Aragorn and Bard

Internally? There is no connection between the two. But from the meta/character analysis point of view, there are quite a few similarities between these two. Take a quick trip down memory lane with me, if you will: the year is 2012, and I’m discussing the new Unexpected Journey movie with my friend, a casual Tolkien fan. She confessed that she was sort of bored by the movie, since she saw it as too much of a repeat of LotR, since Thorin and Aragorn were pretty much the same character. This took be aback a bit, since I’d never really thought of comparing the two before. It was only after the conversation that I realized that Thorin wasn’t the Aragorn of The Hobbit, but rather the Boromir. Aragorn’s place in this story is definitely held by Bard:

  • On a purely physical level, both are generally described as “tall, dark, and grim”
  • From an external/authorial point of view, neither were originally intended to be part of the story. The earliest versions of Aragorn were a hobbit named Trotter, and Bard was actually a pretty last-minute addition to the story.
  • They’re both kings by the end of the story. And while Bard’s ancestor was only a lord, they both have a noble/royal family line.
  • Both are (or become) leaders of a “fallen” people. Aragorn’s northern Dunedain are reduced to a small group of rangers, and Bard’s fishing village is all that remains of a great trade city. To add to that, both kingdoms prosper after the events of the stories (Bard rebuilds Dale to a prosperous kingdom, and Aragorn’s Reunited Kingdom is the greatest kingdom of the Fourth Age.)
  • Both are (in the movies, at least) sort of reluctant leaders. In the books not so much…
  • Both are sort of disregarded by the local population. Bard is a talented bowman, but not really in much of a leadership position until Smaug attacks and everything falls apart. And Aragorn is openly mistrusted by the inhabitants of Bree, and the Dunedain in general are considered to be strange and dangerous.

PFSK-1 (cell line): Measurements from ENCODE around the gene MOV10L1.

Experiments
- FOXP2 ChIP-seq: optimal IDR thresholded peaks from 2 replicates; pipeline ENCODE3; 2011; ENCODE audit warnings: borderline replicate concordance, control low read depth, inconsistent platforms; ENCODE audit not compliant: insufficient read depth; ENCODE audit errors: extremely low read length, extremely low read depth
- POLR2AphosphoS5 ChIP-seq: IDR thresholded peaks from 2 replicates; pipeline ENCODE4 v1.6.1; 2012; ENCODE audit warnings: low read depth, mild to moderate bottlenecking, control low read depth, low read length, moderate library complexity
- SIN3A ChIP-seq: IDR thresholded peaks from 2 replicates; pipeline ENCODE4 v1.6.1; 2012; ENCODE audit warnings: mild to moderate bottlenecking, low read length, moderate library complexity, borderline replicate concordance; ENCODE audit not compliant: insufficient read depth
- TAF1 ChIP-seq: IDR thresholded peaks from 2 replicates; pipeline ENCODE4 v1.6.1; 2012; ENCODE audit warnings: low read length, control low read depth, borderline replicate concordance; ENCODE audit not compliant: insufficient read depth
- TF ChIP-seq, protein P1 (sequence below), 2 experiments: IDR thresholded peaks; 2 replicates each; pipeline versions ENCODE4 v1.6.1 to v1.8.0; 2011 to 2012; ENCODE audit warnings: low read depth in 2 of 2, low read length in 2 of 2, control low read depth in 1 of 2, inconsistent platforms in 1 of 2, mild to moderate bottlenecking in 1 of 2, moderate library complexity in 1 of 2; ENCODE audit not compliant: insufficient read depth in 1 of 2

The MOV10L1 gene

• Both have allies among the elves. Aragorn was basically raised by Elrond and was friends with Galadriel and Legolas. And while Bard’s friendship with Thranduil is in it’s beginning stages in The Hobbit, they quickly prove to be a capable team.
  • Most interestingly, in the movies both prove able to overcome the greed inspired by Tolkien’s shiny objects. In a scene that doesn’t appear in the books, Aragorn directly rejects the One Ring, sending Frodo off to continue his quest alone. Similarly, Bard comes into contact with the Arkenstone that has led Thorin to obsession, but seems perfectly willing to give it up in return for a peaceful resolution.

All in all a lot of the similarities were either created or emphasized by the movie (unsurprising, since Bard has very very little character development in the book), but even looking at the cold hard facts, the two fit a very similar character type. The major difference between the two is that Bard really is (in the book) an underdeveloped after-thought, basically put there to give Tolkien a way to kill Smaug. Meanwhile, Aragorn is (after Frodo) the most important protagonist of the story.

SOURCES: The Hobbit, LotR

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The wedding ringer 2015


☞ The Wedding Ringer Movie Storyline
Jimmy provides best man services for socially challenged guys, who – for whatever reason – have no one close enough to agree to stand by them on the day of their wedding. Doug a groom-to-be, has found himself in just such a situation, but, to make matters worse, he fabricates the names of not only a best man but nine groomsmen as well. When all else fails, Doug seeks out Jimmy’s services to carry out a charade designed to make Doug look his best, but threatens to destroy everything if it fails.

➪ The Wedding Ringer Movie Detail
Release Date : 2015-01-16
Casts : Cloris Leachman, Josh Gad, Affion Crockett, Olivia Thirlby, Aaron Takahashi, Ken Howard, Kaley Cuoco, Nicky Whelan, Corey Holcomb, Jenifer Lewis, Jorge Garcia, Kevin Hart, Mimi Rogers
Duration : 101 minutes runtime
Rating : 7.4